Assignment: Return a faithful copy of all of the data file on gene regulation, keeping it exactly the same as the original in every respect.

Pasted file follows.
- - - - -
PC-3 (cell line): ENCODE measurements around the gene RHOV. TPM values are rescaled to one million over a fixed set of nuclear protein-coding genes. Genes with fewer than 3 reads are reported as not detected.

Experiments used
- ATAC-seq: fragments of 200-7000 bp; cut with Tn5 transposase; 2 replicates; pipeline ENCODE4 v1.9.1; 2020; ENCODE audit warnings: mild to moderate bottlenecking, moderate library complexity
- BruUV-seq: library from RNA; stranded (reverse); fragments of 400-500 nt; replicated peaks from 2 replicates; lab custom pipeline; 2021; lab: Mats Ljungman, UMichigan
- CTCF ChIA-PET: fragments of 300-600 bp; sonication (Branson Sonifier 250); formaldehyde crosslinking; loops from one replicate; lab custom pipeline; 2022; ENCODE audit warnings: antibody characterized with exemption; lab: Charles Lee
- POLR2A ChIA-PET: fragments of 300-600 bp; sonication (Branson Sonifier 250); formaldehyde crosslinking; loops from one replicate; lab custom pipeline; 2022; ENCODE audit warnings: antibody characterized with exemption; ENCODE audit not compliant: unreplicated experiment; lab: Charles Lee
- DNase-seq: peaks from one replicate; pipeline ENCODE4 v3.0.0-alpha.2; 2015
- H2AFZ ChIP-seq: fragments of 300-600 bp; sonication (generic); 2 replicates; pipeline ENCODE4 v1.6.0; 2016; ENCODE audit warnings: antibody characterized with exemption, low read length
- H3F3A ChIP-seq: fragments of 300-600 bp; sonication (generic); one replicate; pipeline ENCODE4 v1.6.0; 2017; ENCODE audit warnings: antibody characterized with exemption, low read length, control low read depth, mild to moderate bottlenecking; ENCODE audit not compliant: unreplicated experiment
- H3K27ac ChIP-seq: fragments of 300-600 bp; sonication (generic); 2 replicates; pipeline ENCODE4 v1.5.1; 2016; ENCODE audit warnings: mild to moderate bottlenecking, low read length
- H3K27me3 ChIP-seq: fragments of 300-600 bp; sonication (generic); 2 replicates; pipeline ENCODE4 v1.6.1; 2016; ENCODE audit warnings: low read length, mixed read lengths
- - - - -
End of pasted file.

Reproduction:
PC-3 (cell line): ENCODE measurements around the gene RHOV. TPM values are rescaled to one million over a fixed set of nuclear protein-coding genes. Genes with fewer than 3 reads are reported as not detected.

Experiments used
- ATAC-seq: fragments of 200-7000 bp; cut with Tn5 transposase; 2 replicates; pipeline ENCODE4 v1.9.1; 2020; ENCODE audit warnings: mild to moderate bottlenecking, moderate library complexity
- BruUV-seq: library from RNA; stranded (reverse); fragments of 400-500 nt; replicated peaks from 2 replicates; lab custom pipeline; 2021; lab: Mats Ljungman, UMichigan
- CTCF ChIA-PET: fragments of 300-600 bp; sonication (Branson Sonifier 250); formaldehyde crosslinking; loops from one replicate; lab custom pipeline; 2022; ENCODE audit warnings: antibody characterized with exemption; lab: Charles Lee
- POLR2A ChIA-PET: fragments of 300-600 bp; sonication (Branson Sonifier 250); formaldehyde crosslinking; loops from one replicate; lab custom pipeline; 2022; ENCODE audit warnings: antibody characterized with exemption; ENCODE audit not compliant: unreplicated experiment; lab: Charles Lee
- DNase-seq: peaks from one replicate; pipeline ENCODE4 v3.0.0-alpha.2; 2015
- H2AFZ ChIP-seq: fragments of 300-600 bp; sonication (generic); 2 replicates; pipeline ENCODE4 v1.6.0; 2016; ENCODE audit warnings: antibody characterized with exemption, low read length
- H3F3A ChIP-seq: fragments of 300-600 bp; sonication (generic); one replicate; pipeline ENCODE4 v1.6.0; 2017; ENCODE audit warnings: antibody characterized with exemption, low read length, control low read depth, mild to moderate bottlenecking; ENCODE audit not compliant: unreplicated experiment
- H3K27ac ChIP-seq: fragments of 300-600 bp; sonication (generic); 2 replicates; pipeline ENCODE4 v1.5.1; 2016; ENCODE audit warnings: mild to moderate bottlenecking, low read length
- H3K27me3 ChIP-seq: fragments of 300-600 bp; sonication (generic); 2 replicates; pipeline ENCODE4 v1.6.1; 2016; ENCODE audit warnings: low read length, mixed read lengths